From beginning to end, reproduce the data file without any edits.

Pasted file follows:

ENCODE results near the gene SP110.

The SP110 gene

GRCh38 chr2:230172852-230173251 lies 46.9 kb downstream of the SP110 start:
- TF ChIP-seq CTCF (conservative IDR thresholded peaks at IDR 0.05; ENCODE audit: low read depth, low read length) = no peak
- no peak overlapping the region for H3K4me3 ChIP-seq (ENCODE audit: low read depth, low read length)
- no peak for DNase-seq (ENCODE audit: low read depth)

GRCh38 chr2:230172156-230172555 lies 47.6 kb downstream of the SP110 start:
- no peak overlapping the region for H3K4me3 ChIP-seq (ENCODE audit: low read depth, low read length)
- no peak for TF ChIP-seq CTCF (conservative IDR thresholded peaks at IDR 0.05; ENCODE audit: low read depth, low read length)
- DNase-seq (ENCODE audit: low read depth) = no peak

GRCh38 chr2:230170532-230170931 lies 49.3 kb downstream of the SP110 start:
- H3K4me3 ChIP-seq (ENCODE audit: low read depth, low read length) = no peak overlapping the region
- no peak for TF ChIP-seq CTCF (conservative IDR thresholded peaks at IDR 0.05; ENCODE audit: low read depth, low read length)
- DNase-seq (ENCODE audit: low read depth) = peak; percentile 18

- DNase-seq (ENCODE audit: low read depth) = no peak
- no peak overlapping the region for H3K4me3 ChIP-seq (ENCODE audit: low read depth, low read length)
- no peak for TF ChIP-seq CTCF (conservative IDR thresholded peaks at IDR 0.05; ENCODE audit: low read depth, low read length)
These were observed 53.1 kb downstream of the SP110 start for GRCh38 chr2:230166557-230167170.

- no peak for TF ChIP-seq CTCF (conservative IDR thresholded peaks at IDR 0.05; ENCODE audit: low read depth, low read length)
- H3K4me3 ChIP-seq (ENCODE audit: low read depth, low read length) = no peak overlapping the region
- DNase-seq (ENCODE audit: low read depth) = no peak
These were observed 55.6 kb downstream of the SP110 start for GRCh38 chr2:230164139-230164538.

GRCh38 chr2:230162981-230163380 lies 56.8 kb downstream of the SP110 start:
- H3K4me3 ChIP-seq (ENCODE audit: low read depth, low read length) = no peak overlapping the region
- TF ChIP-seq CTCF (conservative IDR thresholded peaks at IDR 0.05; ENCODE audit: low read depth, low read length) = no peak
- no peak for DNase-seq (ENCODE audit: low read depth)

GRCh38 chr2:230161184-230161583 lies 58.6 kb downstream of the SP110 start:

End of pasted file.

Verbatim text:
ENCODE results near the gene SP110.

The SP110 gene

GRCh38 chr2:230172852-230173251 lies 46.9 kb downstream of the SP110 start:
- TF ChIP-seq CTCF (conservative IDR thresholded peaks at IDR 0.05; ENCODE audit: low read depth, low read length) = no peak
- no peak overlapping the region for H3K4me3 ChIP-seq (ENCODE audit: low read depth, low read length)
- no peak for DNase-seq (ENCODE audit: low read depth)

GRCh38 chr2:230172156-230172555 lies 47.6 kb downstream of the SP110 start:
- no peak overlapping the region for H3K4me3 ChIP-seq (ENCODE audit: low read depth, low read length)
- no peak for TF ChIP-seq CTCF (conservative IDR thresholded peaks at IDR 0.05; ENCODE audit: low read depth, low read length)
- DNase-seq (ENCODE audit: low read depth) = no peak

GRCh38 chr2:230170532-230170931 lies 49.3 kb downstream of the SP110 start:
- H3K4me3 ChIP-seq (ENCODE audit: low read depth, low read length) = no peak overlapping the region
- no peak for TF ChIP-seq CTCF (conservative IDR thresholded peaks at IDR 0.05; ENCODE audit: low read depth, low read length)
- DNase-seq (ENCODE audit: low read depth) = peak; percentile 18

- DNase-seq (ENCODE audit: low read depth) = no peak
- no peak overlapping the region for H3K4me3 ChIP-seq (ENCODE audit: low read depth, low read length)
- no peak for TF ChIP-seq CTCF (conservative IDR thresholded peaks at IDR 0.05; ENCODE audit: low read depth, low read length)
These were observed 53.1 kb downstream of the SP110 start for GRCh38 chr2:230166557-230167170.

- no peak for TF ChIP-seq CTCF (conservative IDR thresholded peaks at IDR 0.05; ENCODE audit: low read depth, low read length)
- H3K4me3 ChIP-seq (ENCODE audit: low read depth, low read length) = no peak overlapping the region
- DNase-seq (ENCODE audit: low read depth) = no peak
These were observed 55.6 kb downstream of the SP110 start for GRCh38 chr2:230164139-230164538.

GRCh38 chr2:230162981-230163380 lies 56.8 kb downstream of the SP110 start:
- H3K4me3 ChIP-seq (ENCODE audit: low read depth, low read length) = no peak overlapping the region
- TF ChIP-seq CTCF (conservative IDR thresholded peaks at IDR 0.05; ENCODE audit: low read depth, low read length) = no peak
- no peak for DNase-seq (ENCODE audit: low read depth)

GRCh38 chr2:230161184-230161583 lies 58.6 kb downstream of the SP110 start: